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Racial justice grant program to support diversity in education

Nine programs will boost racial justice issues through course material

A new grant opportunity at The Ohio State University backs projects that will engage students in learning opportunities that address racial disparities and injustices. 

The university’s Affordable Learning Exchange is backing nine faculty or program directors with micro-grants to increase exposure to diverse voices in course material. ALX works with faculty and staff to adopt free and openly licensed course materials to reduce instructional costs for students.

“A social justice mission is already baked into that work and so in reaction to the murder of George Floyd we wanted to use the strength of the ALX program to figure out what we could do to take meaningful action,” said Ashley Miller, associate director of Affordability and Access, Office of Distance Education and eLearning. “We’ve been doing some problem-solving around the issue of how we are talking to our students about racial justice issues and issues specifically facing Black Americans today.”

Nine programs will receive $500 each for this pilot project. If results are successful, it could be expanded.

Some of the criteria for the project include adding a racial justice component in the syllabus for one course and creating resources for students, including a reading list that cites Black authors. None of these additions to course material can add an expense to students taking the class.

Lecturer Jasmine Roberts was awarded one of the grants for her class on writing for strategic communications. Students will be required to write a feature article on a marginalized group, particularly one of which they are not a member. She intends to incorporate her own original work on digital activism and the Black Lives Matter movement.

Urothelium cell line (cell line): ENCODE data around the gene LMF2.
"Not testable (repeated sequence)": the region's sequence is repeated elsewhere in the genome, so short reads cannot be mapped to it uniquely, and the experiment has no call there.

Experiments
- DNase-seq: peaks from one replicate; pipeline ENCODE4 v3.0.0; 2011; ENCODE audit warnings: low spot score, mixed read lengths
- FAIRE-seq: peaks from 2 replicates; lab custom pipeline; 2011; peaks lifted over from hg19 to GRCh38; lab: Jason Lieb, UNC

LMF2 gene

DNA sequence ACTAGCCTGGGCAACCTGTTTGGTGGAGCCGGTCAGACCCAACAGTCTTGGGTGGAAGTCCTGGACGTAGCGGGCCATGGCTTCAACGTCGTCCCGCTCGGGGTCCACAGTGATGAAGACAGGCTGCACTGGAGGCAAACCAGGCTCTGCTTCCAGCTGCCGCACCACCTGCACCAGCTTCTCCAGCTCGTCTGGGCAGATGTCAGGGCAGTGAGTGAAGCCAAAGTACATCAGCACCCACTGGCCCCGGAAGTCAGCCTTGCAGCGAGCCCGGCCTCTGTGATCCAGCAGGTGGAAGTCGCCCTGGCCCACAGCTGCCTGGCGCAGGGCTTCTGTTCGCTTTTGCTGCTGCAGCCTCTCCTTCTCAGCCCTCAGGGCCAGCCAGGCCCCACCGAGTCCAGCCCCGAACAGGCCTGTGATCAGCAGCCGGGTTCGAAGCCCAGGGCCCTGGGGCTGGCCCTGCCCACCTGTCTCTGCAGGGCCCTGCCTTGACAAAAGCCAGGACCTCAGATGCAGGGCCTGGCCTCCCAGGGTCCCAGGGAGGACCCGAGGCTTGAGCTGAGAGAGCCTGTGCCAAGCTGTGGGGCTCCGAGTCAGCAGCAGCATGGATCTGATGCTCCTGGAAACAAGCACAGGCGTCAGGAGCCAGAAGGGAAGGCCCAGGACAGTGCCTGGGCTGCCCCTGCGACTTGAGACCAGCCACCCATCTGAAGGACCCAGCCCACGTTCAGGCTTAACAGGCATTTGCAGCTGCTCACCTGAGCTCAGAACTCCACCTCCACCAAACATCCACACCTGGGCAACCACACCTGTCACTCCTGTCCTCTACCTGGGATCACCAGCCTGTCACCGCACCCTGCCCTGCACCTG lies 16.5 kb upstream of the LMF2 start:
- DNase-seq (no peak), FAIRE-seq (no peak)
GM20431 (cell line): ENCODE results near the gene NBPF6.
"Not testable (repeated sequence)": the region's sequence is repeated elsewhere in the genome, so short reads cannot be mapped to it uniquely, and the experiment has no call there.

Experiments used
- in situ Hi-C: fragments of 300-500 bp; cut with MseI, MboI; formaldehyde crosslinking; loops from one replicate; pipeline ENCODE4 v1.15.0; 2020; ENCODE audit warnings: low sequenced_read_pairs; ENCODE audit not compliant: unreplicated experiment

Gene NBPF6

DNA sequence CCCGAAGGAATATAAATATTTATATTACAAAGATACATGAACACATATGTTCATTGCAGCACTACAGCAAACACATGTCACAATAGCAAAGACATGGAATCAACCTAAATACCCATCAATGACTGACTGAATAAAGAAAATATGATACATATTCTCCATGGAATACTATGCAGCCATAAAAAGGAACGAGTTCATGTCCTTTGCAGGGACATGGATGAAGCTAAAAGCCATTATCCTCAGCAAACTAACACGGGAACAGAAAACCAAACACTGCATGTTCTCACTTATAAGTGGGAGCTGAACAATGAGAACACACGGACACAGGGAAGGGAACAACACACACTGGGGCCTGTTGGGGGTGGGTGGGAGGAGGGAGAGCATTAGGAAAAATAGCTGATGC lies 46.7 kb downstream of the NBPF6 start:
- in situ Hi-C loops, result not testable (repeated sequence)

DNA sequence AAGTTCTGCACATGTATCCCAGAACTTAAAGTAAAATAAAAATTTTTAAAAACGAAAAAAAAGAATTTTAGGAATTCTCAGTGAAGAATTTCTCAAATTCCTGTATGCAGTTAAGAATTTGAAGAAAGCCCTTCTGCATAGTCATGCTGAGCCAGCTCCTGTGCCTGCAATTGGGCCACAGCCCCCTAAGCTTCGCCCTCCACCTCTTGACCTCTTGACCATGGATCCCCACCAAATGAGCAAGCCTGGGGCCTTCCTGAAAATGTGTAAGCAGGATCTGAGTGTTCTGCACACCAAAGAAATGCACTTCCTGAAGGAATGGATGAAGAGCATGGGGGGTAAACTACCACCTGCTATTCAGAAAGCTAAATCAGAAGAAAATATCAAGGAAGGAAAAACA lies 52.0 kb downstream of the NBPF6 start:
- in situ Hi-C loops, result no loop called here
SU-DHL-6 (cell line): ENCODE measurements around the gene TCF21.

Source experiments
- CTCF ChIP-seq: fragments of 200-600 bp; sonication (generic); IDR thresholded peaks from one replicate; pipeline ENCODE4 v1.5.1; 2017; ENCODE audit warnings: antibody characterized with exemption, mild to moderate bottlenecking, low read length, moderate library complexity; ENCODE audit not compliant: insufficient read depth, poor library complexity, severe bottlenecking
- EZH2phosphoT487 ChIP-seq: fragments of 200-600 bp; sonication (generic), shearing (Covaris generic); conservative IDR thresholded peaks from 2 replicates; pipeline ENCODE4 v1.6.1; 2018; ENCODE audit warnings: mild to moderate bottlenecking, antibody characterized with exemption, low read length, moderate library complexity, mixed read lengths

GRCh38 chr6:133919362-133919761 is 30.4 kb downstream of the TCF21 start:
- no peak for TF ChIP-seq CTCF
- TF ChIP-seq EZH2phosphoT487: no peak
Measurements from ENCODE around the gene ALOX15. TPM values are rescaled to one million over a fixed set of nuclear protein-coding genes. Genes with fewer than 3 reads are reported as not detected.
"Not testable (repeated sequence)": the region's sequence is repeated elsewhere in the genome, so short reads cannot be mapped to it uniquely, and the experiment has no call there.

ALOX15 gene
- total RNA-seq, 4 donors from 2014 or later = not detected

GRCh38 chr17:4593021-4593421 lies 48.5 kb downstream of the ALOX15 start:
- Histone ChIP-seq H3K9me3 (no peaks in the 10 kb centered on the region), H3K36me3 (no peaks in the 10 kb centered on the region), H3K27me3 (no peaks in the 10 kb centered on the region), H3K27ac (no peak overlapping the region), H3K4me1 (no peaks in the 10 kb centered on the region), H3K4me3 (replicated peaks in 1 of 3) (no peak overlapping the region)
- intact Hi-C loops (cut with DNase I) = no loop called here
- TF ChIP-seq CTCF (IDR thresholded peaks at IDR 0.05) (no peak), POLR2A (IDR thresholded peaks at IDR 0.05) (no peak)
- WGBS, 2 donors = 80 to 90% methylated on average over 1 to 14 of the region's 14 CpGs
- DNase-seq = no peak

Roberts said she hopes to introduce her class to underrepresented scholars.

“We have to consider the cultural lens that these scholars are coming from,” she said. “Traditionally speaking, we have scholarship that is coming from predominantly white western institutions or scholars and we’re not having as much of that rich work that’s coming from scholars of color.”

Roberts said the grants and their implementation will lead to a more well-rounded student experience.

“I think it’s important because that’s a part of anti-racism work. It’s interrogating who gets to be at the center and who, as a result, gets to be marginalized,” she said. “Research shows that having that diversity mindset, having a diverse team, having a diverse education, actually fares organizations well. It has a tremendously positive impact.”

The nine projects receiving grants are distributed in classes and programs across the university. Classes in biology, political science and astronomy are part of the initial round of funding. Ohio State’s Agricultural Technical Institute and the Mansfield and Newark regional campuses are represented as well.

Miller said the diversity of subjects and the impact beyond the Columbus campus is important to recognizing the university’s land-grant mission to educate the citizens of Ohio.

“It’s the same reason that it’s important for us to invest in sound pedagogical practices, or why we invest in having really positive teacher-student relationships and positive experiences in the classroom,” she said. “That’s because we’re producing our next leaders and we’re all part of this community. There is no time like the present to try to insert this conversation into more places in our lives and in our teaching.”

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